———————

    Yeah, it’s always better to speculate about what features the product might have, rather than rely on what we’ve been told so far when writing about how useful a product may be.

    LOL! What a fricking typical MDN, bulshi* response.

  2. The iTV product that Steve announced is perfect for me, but it needs to be $149. If it lets me purchase movies online using the remote then I would pay $199. At $299 it probably does even more, this additional info should be revealed at Macworld.

  3. Personally I’d rather just keep ripping/recording/buying/downloading to my mac and stream to the iTV. I don’t want to buy or record anything via the iTV. If it has a big hard drive to buffer and download content too – fine. If Apple can start selling DVD quality or (gasp) HD quality videos and the iTV is the ticket, then I’ll buy it. If it happens to do PVR – fine, but that really isn’t the selling the point. And I’m not staying up at night waiting for an Apple branded DVR. I just want an easy way to stream all my media from my Mac to my TV.

  4. TIVO isn’t the market Apple is shooting for, the cable companies are. Most people who have TIVO love them. Name one person who loves their cable company? If I could buy all the programs I wanted, and only the programs I wanted from iTunes and have them stream to my TV I would do that. It would cost me a lot less than the $100/month Comcast wants to charge me for digital cable. Heck, it might even cost less than the $50/month they charge for analog cable. Having my Mac download the programs at non-peak times and then making them ready when I want them would be worth the $299 cost of an iTV to me.

    The only thing this doesn’t work for are live events–read sports. But if I miss the big game live, and it’s available on iTunes later when I actually want it, that’s still a win in my book.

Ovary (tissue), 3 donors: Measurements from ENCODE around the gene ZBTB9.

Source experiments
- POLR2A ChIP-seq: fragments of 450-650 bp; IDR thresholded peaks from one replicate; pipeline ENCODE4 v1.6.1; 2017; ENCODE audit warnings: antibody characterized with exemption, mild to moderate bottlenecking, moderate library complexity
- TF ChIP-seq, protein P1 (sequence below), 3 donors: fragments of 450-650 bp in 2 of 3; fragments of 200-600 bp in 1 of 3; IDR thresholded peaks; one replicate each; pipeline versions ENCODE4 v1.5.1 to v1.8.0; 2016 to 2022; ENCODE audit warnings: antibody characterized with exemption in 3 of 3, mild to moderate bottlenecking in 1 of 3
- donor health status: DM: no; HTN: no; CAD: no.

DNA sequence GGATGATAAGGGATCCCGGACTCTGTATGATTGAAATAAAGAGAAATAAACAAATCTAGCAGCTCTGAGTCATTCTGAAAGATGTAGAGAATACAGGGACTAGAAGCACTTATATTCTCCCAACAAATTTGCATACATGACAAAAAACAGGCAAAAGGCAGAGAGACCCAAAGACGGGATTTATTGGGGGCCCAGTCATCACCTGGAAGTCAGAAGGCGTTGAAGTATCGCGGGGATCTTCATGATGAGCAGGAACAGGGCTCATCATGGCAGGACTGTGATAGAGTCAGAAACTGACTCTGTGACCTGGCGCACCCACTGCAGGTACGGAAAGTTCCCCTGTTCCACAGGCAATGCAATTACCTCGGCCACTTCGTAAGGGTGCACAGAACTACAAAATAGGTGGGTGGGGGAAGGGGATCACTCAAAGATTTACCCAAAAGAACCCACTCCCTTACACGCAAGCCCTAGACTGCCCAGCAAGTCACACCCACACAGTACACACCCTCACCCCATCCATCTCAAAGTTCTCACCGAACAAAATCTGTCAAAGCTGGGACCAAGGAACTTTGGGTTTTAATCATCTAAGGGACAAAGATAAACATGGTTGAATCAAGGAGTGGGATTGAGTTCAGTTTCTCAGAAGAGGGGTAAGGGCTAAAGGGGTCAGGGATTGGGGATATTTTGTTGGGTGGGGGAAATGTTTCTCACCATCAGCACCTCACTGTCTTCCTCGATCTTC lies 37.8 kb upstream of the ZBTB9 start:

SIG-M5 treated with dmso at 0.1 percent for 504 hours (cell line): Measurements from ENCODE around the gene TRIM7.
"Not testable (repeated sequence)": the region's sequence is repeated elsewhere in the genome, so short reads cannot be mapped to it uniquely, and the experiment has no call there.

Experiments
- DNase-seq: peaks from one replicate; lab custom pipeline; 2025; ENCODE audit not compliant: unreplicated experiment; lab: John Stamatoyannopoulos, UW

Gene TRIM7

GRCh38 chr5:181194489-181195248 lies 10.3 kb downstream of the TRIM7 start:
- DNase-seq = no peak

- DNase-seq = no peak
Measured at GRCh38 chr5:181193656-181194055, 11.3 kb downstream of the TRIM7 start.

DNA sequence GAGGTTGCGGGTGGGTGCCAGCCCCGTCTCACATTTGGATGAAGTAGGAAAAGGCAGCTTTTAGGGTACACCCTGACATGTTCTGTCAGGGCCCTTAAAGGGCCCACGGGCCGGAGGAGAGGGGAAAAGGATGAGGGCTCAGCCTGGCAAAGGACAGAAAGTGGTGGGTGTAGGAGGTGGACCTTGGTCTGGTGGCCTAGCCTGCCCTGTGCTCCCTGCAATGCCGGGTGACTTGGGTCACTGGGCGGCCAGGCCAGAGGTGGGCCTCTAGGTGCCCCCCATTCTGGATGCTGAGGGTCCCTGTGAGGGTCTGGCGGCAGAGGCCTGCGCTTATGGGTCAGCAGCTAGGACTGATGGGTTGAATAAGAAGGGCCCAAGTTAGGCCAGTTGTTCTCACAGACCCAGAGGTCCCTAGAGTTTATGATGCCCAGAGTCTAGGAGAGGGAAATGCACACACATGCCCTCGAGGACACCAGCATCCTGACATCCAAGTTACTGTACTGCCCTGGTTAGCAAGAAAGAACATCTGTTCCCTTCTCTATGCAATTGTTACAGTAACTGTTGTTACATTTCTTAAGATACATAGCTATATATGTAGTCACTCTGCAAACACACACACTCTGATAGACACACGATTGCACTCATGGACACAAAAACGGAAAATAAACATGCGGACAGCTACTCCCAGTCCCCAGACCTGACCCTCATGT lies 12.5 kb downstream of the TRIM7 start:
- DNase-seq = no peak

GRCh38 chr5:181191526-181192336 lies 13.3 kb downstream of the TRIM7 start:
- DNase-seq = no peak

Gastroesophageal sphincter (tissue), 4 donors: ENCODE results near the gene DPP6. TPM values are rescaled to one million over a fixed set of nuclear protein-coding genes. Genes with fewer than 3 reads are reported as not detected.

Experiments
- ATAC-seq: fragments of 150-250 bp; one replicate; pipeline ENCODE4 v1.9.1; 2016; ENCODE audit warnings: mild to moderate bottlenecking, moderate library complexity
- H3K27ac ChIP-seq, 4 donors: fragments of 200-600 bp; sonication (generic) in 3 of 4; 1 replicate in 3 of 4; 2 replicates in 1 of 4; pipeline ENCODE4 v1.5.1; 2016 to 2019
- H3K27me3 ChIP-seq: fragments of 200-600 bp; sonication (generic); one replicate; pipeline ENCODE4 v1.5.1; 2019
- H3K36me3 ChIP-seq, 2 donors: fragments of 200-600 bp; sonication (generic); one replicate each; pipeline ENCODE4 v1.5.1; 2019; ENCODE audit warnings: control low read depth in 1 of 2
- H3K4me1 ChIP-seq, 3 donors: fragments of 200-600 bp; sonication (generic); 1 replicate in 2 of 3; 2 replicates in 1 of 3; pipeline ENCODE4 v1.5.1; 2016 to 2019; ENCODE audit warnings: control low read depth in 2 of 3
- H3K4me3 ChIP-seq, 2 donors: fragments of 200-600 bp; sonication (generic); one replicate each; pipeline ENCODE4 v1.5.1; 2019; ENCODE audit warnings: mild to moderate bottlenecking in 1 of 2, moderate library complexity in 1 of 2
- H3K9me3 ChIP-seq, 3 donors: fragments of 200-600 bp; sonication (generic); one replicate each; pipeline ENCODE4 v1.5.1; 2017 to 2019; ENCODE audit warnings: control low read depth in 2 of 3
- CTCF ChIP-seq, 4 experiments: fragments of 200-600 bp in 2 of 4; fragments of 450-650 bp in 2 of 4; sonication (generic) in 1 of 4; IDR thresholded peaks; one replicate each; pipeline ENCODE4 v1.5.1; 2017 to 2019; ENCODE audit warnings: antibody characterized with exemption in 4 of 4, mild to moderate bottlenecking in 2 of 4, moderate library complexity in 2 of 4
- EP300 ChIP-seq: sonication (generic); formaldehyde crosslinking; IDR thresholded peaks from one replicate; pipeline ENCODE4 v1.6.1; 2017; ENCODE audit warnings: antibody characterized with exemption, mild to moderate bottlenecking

5. Wireless senders distribute cable tv all over my house. Theoretically I could connect one to the Mac and do the same for a song, so the iTV better bring something new to the table or one big yawn will be heard all over the house.

  6. Less is More ‘aint lying. I do the same thing, plug my iBook into the wireless sender, manualy crank up an AVI,Mov,Divx,DVD or whatever (yes I do have to go through the painstaking ritual of finding the file myself and double clicking on it and then running to my lounge room before it starts) But it works, I just don’t understand Front Row/Media Center type apps. I’ve been doing it for years.

  7. Count me as another of those not impressed nor interested in iTV (or whatever it will be called) based on everything I’ve heard so far.

    If I’m going to spend that kind of money, I’d rather spend a bit extra and just connect a Mac Mini directly to my TV and have all the advantages thereof, rather than being limited to whatever access to those files iTV allows.

    Plus it won’t add unnecessary extra traffic to my AirPort network like iTV probably will.

    However, if iTV allows total access to my Mac, in effect making my TV a monitor for my Mac, then I might be interested.

    Might be.